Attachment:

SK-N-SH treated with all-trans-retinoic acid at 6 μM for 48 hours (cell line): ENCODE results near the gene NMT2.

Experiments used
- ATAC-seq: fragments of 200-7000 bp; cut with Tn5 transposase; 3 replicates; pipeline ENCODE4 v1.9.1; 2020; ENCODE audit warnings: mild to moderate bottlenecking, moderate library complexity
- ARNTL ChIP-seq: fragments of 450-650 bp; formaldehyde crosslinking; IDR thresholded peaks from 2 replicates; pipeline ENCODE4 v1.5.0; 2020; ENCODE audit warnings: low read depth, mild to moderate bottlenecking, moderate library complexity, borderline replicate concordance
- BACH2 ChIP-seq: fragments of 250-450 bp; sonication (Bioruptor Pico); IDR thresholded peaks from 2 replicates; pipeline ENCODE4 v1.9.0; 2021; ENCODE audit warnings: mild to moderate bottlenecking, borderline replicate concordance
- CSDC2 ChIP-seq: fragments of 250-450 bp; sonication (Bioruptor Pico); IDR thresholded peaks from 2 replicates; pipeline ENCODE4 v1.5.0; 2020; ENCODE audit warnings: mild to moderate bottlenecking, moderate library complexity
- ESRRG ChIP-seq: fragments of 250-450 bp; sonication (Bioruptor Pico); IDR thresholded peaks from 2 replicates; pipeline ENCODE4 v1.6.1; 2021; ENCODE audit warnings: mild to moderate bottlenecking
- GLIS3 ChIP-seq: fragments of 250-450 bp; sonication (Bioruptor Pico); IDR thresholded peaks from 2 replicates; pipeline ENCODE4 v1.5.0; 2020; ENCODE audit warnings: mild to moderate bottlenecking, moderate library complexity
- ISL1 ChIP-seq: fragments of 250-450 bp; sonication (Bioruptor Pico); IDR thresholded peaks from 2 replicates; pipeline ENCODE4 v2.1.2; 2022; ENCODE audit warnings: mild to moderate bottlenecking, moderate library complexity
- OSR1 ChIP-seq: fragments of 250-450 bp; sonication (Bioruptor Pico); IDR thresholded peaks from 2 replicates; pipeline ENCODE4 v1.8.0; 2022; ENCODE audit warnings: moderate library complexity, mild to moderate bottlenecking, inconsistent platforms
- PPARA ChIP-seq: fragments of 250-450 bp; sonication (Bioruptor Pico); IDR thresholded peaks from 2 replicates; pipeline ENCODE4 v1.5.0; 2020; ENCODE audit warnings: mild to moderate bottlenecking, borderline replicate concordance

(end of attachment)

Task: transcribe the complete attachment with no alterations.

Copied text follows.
SK-N-SH treated with all-trans-retinoic acid at 6 μM for 48 hours (cell line): ENCODE results near the gene NMT2.

Experiments used
- ATAC-seq: fragments of 200-7000 bp; cut with Tn5 transposase; 3 replicates; pipeline ENCODE4 v1.9.1; 2020; ENCODE audit warnings: mild to moderate bottlenecking, moderate library complexity
- ARNTL ChIP-seq: fragments of 450-650 bp; formaldehyde crosslinking; IDR thresholded peaks from 2 replicates; pipeline ENCODE4 v1.5.0; 2020; ENCODE audit warnings: low read depth, mild to moderate bottlenecking, moderate library complexity, borderline replicate concordance
- BACH2 ChIP-seq: fragments of 250-450 bp; sonication (Bioruptor Pico); IDR thresholded peaks from 2 replicates; pipeline ENCODE4 v1.9.0; 2021; ENCODE audit warnings: mild to moderate bottlenecking, borderline replicate concordance
- CSDC2 ChIP-seq: fragments of 250-450 bp; sonication (Bioruptor Pico); IDR thresholded peaks from 2 replicates; pipeline ENCODE4 v1.5.0; 2020; ENCODE audit warnings: mild to moderate bottlenecking, moderate library complexity
- ESRRG ChIP-seq: fragments of 250-450 bp; sonication (Bioruptor Pico); IDR thresholded peaks from 2 replicates; pipeline ENCODE4 v1.6.1; 2021; ENCODE audit warnings: mild to moderate bottlenecking
- GLIS3 ChIP-seq: fragments of 250-450 bp; sonication (Bioruptor Pico); IDR thresholded peaks from 2 replicates; pipeline ENCODE4 v1.5.0; 2020; ENCODE audit warnings: mild to moderate bottlenecking, moderate library complexity
- ISL1 ChIP-seq: fragments of 250-450 bp; sonication (Bioruptor Pico); IDR thresholded peaks from 2 replicates; pipeline ENCODE4 v2.1.2; 2022; ENCODE audit warnings: mild to moderate bottlenecking, moderate library complexity
- OSR1 ChIP-seq: fragments of 250-450 bp; sonication (Bioruptor Pico); IDR thresholded peaks from 2 replicates; pipeline ENCODE4 v1.8.0; 2022; ENCODE audit warnings: moderate library complexity, mild to moderate bottlenecking, inconsistent platforms
- PPARA ChIP-seq: fragments of 250-450 bp; sonication (Bioruptor Pico); IDR thresholded peaks from 2 replicates; pipeline ENCODE4 v1.5.0; 2020; ENCODE audit warnings: mild to moderate bottlenecking, borderline replicate concordance